Methods of deterministic analysis and modeling were used to process the results of reservoir impact and research. Based on simulation of processes in NBHZ, a comprehensive and systematic study for interaction of various factors in ongoing processes and measurement of reservoir parameters affecting the value of well productivity was carried out. The factors affecting the results of hydraulic compression were identified. The most significant ones are compression durability and related porosity of reservoir rock.

Compression durability limit of a reservoir (σc) is a characteristic that determines the possibility of improving the PPP and is at the same time a criterion. Rock durability determined on the rock sample is higher than that of the same rock in the reservoir (in the rock mass) due to the presence of dislocations and their heterogeneity. Rock samples used in the experiments were taken from the wells of the Sverdlovsky uplift. Deposits of the Verey horizon are represented by organogenic-clastic limestone; the reservoir is porous. Based on the laboratory investigations for the compression of rock samples, the compression limits of the rocks composing the verey formation in MV and UTS were calculated using the expression

$$ \mathrmσ_{сж} = \mathrmσ_{сж}0(1 – am)^2, $$

where σс0 - compression durability limit of the rock; а - empirical coefficient describing the shape of the pores,а = 1.4-4.0; m – porosity of the reservoir.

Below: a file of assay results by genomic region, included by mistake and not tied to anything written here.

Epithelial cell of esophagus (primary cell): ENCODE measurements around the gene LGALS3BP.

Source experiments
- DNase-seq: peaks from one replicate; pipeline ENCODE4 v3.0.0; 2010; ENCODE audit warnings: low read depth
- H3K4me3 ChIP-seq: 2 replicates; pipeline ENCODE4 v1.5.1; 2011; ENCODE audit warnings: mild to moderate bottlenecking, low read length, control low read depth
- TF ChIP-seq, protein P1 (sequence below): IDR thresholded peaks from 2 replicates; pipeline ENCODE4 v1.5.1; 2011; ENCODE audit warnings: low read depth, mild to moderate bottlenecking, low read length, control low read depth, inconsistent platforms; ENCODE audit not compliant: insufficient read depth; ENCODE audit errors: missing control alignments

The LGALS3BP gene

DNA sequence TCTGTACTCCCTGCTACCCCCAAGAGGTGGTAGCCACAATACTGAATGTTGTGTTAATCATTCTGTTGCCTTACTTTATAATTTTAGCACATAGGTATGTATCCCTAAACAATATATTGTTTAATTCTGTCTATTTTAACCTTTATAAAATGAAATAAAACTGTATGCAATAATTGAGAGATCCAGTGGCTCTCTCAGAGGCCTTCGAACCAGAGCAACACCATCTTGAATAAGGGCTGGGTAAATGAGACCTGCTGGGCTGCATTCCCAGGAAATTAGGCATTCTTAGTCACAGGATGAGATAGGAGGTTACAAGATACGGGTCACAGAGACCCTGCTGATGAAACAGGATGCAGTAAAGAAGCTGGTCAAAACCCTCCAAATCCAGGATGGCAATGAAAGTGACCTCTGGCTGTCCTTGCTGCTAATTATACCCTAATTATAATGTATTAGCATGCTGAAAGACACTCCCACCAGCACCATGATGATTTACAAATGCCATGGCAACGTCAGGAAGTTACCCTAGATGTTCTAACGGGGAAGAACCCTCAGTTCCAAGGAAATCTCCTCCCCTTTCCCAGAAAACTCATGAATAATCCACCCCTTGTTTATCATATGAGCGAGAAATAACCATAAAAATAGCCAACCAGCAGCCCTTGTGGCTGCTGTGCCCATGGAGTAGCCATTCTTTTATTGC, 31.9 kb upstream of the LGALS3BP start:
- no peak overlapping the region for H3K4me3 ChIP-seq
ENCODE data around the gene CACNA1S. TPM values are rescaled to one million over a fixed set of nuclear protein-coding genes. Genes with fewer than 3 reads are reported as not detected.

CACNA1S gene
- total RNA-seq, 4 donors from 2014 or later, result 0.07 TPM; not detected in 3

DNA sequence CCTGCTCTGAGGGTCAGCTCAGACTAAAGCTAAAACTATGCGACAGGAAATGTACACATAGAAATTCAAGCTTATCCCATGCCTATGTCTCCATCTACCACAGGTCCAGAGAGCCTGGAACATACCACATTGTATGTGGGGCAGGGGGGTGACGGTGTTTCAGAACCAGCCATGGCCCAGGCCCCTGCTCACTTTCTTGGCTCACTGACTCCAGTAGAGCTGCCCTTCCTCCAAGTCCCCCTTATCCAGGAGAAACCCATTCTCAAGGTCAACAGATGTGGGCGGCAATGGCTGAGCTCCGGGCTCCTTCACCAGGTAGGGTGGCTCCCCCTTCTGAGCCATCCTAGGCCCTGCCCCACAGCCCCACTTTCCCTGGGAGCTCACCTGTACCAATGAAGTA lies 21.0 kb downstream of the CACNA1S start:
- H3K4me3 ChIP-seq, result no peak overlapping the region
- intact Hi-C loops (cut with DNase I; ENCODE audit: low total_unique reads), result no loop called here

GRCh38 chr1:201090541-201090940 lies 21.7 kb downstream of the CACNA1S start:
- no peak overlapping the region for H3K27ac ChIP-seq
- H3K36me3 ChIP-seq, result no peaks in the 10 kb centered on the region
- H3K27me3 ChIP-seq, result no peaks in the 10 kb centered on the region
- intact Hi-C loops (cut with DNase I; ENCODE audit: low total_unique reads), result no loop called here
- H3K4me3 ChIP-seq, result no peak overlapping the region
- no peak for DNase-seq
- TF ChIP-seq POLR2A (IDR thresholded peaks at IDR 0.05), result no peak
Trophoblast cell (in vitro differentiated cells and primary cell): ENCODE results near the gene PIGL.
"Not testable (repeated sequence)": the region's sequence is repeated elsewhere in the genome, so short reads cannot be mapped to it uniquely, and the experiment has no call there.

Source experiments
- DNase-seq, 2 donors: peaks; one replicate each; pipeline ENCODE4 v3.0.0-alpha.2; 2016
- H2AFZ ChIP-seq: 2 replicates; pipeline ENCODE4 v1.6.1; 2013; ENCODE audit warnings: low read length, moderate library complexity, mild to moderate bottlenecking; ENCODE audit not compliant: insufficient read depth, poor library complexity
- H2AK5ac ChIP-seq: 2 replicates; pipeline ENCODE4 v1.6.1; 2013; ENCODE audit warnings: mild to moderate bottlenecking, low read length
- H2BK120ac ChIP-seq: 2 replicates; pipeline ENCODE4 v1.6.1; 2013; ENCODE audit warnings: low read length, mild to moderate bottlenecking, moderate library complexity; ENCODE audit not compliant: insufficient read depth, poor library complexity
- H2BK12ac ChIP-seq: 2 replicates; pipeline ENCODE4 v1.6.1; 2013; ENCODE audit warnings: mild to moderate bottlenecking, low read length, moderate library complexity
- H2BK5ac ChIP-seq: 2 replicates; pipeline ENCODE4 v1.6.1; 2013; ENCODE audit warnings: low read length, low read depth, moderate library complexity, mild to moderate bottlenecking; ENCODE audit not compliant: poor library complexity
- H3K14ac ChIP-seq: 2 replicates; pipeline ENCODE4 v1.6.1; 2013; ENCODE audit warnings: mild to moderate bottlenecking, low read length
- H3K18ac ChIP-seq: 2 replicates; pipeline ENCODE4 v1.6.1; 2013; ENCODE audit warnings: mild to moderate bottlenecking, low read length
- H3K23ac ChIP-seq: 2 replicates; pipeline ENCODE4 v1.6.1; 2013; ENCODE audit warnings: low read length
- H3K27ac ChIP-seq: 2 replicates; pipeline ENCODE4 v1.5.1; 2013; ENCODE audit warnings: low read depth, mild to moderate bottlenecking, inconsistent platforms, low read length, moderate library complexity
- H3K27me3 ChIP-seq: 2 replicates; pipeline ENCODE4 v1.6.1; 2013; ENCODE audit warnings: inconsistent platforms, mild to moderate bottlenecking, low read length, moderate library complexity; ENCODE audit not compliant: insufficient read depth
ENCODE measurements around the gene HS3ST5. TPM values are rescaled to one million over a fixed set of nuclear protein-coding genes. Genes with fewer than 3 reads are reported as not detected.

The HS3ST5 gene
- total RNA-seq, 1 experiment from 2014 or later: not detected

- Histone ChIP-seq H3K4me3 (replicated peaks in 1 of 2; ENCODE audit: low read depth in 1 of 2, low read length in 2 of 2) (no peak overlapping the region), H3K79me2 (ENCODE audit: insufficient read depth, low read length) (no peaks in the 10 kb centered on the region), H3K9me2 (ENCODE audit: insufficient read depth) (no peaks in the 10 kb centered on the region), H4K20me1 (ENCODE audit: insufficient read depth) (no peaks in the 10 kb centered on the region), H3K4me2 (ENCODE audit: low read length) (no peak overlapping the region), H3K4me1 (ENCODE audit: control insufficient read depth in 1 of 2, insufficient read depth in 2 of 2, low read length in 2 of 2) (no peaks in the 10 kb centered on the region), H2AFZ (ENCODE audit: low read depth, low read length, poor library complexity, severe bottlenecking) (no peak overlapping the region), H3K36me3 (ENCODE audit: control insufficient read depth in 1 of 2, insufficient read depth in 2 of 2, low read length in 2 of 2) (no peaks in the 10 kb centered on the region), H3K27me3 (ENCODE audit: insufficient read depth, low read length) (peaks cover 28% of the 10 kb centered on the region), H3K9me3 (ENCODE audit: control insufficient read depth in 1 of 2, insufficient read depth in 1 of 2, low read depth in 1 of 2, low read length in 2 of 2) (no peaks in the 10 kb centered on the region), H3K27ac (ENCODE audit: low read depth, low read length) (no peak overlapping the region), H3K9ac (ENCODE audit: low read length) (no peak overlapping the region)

Using the graph (fig. 1), value range of the compression durability limit for the rocks composing the NBHZ around the analyzed well N 21 was determined to be 4.8-19.0 MPa.

The pressure at the depth of the top of the productive formation, upon reaching which irreversible changes in the pore space of the reservoir and its PPP can begin, is determined by the following expression:

$$ P_\mathrm{top} = P_\mathrm{f.c} – \mathrm{σ_{c.min}}, $$

where Рf.ccurrent formation pressure, MPa.

If the values are substituted, then:
$$ P_\mathrm{top} = 5,7 – 4,8 = 0,9 \mathrm{Mpa}. $$

Fig.1. Range of compression limits for rocks comprising the Verey horizon in MV and UTS, depending on porosi-ty 1 – maximum durability limit; 2 – minimum durability limit

In the process of swabbing, when certain conditions were reached, the initiation moment of gradual compression in mineral skeleton of reservoir formation and reduction of filtration channels cross-section occurred, which resulted in decrease of well inflow (and its flow rate). The change in bottomhole pressure during swabbing has been instrumentally recorded and is shown in Fig.2.